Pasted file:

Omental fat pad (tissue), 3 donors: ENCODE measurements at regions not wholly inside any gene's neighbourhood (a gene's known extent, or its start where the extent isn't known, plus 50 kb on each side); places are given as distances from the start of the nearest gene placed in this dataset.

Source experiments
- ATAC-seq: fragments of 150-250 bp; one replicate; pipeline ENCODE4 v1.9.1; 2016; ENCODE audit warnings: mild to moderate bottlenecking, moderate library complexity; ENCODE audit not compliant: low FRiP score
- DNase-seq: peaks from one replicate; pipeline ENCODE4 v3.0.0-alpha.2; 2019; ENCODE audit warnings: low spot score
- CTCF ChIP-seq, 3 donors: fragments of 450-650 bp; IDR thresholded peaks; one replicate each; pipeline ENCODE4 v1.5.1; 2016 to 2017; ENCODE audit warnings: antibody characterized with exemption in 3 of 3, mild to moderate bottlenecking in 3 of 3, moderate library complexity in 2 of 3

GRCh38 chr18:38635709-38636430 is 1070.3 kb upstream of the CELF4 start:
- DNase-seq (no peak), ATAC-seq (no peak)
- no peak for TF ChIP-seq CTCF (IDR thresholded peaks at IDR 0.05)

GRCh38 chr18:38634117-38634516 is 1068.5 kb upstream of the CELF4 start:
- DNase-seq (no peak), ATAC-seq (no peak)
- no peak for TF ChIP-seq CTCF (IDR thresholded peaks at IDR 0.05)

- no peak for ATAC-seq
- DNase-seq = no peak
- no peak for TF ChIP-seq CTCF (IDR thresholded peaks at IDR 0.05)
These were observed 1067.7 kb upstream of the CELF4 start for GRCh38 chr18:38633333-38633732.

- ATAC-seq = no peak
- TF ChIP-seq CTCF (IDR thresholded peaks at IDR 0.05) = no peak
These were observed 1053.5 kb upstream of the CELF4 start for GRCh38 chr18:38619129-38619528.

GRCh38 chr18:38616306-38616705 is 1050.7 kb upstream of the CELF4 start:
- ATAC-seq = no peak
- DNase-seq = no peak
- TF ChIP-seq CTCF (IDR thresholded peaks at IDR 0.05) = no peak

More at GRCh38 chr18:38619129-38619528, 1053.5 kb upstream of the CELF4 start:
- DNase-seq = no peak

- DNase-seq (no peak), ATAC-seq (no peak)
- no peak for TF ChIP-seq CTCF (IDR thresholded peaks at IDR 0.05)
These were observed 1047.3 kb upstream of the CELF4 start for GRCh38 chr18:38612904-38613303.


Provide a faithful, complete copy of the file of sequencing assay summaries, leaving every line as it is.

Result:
Omental fat pad (tissue), 3 donors: ENCODE measurements at regions not wholly inside any gene's neighbourhood (a gene's known extent, or its start where the extent isn't known, plus 50 kb on each side); places are given as distances from the start of the nearest gene placed in this dataset.

Source experiments
- ATAC-seq: fragments of 150-250 bp; one replicate; pipeline ENCODE4 v1.9.1; 2016; ENCODE audit warnings: mild to moderate bottlenecking, moderate library complexity; ENCODE audit not compliant: low FRiP score
- DNase-seq: peaks from one replicate; pipeline ENCODE4 v3.0.0-alpha.2; 2019; ENCODE audit warnings: low spot score
- CTCF ChIP-seq, 3 donors: fragments of 450-650 bp; IDR thresholded peaks; one replicate each; pipeline ENCODE4 v1.5.1; 2016 to 2017; ENCODE audit warnings: antibody characterized with exemption in 3 of 3, mild to moderate bottlenecking in 3 of 3, moderate library complexity in 2 of 3

GRCh38 chr18:38635709-38636430 is 1070.3 kb upstream of the CELF4 start:
- DNase-seq (no peak), ATAC-seq (no peak)
- no peak for TF ChIP-seq CTCF (IDR thresholded peaks at IDR 0.05)

GRCh38 chr18:38634117-38634516 is 1068.5 kb upstream of the CELF4 start:
- DNase-seq (no peak), ATAC-seq (no peak)
- no peak for TF ChIP-seq CTCF (IDR thresholded peaks at IDR 0.05)

- no peak for ATAC-seq
- DNase-seq = no peak
- no peak for TF ChIP-seq CTCF (IDR thresholded peaks at IDR 0.05)
These were observed 1067.7 kb upstream of the CELF4 start for GRCh38 chr18:38633333-38633732.

- ATAC-seq = no peak
- TF ChIP-seq CTCF (IDR thresholded peaks at IDR 0.05) = no peak
These were observed 1053.5 kb upstream of the CELF4 start for GRCh38 chr18:38619129-38619528.

GRCh38 chr18:38616306-38616705 is 1050.7 kb upstream of the CELF4 start:
- ATAC-seq = no peak
- DNase-seq = no peak
- TF ChIP-seq CTCF (IDR thresholded peaks at IDR 0.05) = no peak

More at GRCh38 chr18:38619129-38619528, 1053.5 kb upstream of the CELF4 start:
- DNase-seq = no peak

- DNase-seq (no peak), ATAC-seq (no peak)
- no peak for TF ChIP-seq CTCF (IDR thresholded peaks at IDR 0.05)
These were observed 1047.3 kb upstream of the CELF4 start for GRCh38 chr18:38612904-38613303.